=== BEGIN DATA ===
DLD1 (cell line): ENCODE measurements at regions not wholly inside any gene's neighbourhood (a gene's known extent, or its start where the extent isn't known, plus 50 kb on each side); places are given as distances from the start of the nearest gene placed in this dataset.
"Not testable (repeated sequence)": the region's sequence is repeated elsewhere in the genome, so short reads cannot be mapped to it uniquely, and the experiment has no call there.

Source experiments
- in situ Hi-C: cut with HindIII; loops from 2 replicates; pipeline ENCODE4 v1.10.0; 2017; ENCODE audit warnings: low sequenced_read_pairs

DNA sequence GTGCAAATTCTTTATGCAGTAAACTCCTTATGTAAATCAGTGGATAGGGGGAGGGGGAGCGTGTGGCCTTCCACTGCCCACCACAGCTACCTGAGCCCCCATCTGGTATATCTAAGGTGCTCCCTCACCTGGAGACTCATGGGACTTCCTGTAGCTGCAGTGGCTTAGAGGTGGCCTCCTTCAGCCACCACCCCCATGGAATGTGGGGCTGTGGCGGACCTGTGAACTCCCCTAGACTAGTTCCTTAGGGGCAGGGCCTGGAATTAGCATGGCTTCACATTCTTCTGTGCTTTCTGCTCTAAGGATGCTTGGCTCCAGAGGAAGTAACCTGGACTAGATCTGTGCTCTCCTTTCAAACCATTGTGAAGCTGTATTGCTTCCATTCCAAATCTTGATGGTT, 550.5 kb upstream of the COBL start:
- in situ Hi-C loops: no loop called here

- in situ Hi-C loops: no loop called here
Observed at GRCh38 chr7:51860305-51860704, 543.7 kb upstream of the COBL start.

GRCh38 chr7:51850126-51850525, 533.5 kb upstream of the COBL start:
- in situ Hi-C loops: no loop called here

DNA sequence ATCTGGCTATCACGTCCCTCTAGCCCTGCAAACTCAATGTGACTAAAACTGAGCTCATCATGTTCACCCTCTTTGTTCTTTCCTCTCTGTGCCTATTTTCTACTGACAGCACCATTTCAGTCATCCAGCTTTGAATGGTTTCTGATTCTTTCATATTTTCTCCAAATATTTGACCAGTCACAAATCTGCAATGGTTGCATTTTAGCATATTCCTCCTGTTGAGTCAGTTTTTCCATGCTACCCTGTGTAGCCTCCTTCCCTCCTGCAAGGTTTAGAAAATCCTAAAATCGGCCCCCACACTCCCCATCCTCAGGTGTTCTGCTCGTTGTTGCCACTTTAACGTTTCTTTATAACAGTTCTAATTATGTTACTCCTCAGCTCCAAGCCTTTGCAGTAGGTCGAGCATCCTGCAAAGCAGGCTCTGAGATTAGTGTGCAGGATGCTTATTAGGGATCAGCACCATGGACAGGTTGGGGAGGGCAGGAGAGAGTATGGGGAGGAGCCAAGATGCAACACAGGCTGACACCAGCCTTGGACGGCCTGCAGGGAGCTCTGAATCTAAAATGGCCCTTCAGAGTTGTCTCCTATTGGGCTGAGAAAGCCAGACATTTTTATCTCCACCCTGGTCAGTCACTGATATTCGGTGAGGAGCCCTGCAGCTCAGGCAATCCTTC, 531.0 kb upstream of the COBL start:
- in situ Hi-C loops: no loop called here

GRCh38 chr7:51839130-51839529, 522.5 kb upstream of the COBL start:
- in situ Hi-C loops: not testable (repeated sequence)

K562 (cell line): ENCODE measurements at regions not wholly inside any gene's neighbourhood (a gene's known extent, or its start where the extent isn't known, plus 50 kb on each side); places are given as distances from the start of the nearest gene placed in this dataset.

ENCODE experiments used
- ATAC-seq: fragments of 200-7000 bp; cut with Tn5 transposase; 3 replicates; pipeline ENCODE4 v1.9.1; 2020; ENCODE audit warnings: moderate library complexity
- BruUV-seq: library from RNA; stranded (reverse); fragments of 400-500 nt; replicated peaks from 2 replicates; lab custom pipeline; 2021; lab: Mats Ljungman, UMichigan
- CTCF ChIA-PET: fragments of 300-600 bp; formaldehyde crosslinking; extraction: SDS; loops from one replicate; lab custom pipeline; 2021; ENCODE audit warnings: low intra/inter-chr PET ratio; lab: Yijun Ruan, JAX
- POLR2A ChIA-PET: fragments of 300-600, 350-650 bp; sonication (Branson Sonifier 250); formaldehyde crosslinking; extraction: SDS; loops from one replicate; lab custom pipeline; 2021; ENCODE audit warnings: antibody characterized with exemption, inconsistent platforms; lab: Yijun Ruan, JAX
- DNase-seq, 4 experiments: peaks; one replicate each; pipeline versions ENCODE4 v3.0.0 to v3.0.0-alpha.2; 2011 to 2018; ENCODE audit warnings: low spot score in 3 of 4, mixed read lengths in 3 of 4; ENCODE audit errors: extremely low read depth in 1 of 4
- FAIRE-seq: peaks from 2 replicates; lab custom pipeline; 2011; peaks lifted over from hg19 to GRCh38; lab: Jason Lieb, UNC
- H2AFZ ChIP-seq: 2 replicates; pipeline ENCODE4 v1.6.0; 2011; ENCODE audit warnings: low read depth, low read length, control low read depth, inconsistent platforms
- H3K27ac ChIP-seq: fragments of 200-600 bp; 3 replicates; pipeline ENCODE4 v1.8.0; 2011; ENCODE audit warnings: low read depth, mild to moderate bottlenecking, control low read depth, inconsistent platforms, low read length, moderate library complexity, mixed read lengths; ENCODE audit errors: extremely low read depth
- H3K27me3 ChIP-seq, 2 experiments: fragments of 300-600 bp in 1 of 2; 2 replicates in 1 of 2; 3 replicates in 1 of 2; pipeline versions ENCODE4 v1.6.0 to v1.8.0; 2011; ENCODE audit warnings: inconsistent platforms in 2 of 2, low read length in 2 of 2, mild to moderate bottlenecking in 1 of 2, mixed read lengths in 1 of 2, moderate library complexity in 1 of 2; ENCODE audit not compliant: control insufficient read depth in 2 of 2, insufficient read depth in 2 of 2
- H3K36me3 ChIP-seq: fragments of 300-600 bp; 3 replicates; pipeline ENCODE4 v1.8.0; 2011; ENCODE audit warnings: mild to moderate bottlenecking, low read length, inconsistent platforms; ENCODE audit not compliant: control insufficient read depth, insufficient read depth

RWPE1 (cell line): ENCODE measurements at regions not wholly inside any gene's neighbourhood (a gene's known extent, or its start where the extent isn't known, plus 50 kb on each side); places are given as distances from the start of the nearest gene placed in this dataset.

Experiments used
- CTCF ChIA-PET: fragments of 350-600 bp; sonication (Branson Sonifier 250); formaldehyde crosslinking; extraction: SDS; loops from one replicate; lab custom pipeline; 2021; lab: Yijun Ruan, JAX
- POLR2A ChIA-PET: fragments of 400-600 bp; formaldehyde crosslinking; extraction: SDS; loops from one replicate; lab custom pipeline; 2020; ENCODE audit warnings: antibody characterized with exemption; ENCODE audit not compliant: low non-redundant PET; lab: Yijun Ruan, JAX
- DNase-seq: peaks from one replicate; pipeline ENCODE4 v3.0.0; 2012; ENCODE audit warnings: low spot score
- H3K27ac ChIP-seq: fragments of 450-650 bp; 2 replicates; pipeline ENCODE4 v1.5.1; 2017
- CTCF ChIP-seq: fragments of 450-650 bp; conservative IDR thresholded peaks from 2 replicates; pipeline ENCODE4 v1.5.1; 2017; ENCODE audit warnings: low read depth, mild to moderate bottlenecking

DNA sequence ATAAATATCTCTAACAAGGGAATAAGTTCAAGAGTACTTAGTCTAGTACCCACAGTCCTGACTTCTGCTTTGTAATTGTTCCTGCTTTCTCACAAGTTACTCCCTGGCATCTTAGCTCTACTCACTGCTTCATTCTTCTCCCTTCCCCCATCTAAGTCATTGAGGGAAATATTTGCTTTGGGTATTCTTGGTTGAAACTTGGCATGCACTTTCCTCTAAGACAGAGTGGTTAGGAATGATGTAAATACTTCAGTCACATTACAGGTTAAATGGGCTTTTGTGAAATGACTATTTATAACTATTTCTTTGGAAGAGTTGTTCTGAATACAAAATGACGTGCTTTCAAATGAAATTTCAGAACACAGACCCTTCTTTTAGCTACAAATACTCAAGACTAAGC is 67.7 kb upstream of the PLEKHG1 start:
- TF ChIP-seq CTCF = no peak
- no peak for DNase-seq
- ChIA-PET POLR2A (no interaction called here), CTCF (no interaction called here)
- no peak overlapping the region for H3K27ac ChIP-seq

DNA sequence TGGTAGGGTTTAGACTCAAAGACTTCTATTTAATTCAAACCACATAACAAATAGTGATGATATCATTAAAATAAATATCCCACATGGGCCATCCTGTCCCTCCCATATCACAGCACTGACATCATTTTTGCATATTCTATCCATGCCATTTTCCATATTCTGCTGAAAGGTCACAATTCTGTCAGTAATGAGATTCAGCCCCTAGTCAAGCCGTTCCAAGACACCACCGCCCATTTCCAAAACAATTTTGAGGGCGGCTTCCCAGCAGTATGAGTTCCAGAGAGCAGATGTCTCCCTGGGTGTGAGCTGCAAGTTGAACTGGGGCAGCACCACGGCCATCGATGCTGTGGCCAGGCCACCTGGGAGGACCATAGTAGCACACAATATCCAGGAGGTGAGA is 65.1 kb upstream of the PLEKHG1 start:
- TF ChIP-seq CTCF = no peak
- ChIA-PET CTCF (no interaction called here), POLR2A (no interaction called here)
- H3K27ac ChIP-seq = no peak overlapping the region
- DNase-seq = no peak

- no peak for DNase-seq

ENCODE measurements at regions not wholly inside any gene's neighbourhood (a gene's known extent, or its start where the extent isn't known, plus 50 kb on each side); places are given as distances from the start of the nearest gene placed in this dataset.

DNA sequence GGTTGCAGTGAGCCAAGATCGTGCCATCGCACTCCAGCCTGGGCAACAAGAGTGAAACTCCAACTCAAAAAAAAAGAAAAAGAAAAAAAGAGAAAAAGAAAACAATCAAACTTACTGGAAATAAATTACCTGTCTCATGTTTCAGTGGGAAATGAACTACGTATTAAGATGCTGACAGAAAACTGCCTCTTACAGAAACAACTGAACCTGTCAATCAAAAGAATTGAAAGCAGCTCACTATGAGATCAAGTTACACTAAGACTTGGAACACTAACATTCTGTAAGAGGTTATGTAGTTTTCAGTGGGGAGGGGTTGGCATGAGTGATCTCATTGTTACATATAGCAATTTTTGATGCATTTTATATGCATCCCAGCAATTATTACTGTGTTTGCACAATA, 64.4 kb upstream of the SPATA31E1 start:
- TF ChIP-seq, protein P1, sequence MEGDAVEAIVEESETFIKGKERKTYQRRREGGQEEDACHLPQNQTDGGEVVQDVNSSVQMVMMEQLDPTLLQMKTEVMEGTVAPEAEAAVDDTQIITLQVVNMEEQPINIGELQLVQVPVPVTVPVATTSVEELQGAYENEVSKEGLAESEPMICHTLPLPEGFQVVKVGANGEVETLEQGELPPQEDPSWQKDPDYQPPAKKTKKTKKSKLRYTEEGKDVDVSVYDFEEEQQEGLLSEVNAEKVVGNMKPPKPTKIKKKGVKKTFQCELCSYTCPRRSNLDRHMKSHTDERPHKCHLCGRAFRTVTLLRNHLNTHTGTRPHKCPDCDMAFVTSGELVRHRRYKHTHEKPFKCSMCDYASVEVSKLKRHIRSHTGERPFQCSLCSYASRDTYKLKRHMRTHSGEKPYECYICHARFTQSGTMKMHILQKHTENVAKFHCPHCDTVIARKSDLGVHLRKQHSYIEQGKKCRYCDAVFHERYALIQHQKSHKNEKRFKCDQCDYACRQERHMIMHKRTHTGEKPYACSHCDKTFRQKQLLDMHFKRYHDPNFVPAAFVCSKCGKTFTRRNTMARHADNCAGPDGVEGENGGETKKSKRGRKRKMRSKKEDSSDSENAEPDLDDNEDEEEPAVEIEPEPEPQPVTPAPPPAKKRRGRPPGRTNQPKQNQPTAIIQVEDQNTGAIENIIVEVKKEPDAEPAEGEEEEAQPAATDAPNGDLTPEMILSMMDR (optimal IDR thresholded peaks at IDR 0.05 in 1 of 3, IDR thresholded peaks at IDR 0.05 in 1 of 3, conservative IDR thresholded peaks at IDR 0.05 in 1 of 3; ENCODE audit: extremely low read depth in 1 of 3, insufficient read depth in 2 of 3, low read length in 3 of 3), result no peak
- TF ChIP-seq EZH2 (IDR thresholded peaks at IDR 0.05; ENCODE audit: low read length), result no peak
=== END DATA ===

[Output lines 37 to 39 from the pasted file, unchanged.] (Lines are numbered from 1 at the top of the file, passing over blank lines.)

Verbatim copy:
- ChIA-PET POLR2A (no interaction called here), CTCF (no interaction called here)
- no peak overlapping the region for H3K27ac ChIP-seq

DNA sequence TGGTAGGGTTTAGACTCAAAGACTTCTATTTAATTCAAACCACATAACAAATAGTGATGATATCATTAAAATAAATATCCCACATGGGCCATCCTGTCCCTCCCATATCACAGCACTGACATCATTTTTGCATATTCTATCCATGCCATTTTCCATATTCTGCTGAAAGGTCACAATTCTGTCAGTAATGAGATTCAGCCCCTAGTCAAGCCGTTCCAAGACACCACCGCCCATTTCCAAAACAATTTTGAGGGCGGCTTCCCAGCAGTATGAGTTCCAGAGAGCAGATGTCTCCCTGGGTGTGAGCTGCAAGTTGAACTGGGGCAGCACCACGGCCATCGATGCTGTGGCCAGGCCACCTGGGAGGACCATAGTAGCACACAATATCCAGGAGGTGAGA is 65.1 kb upstream of the PLEKHG1 start: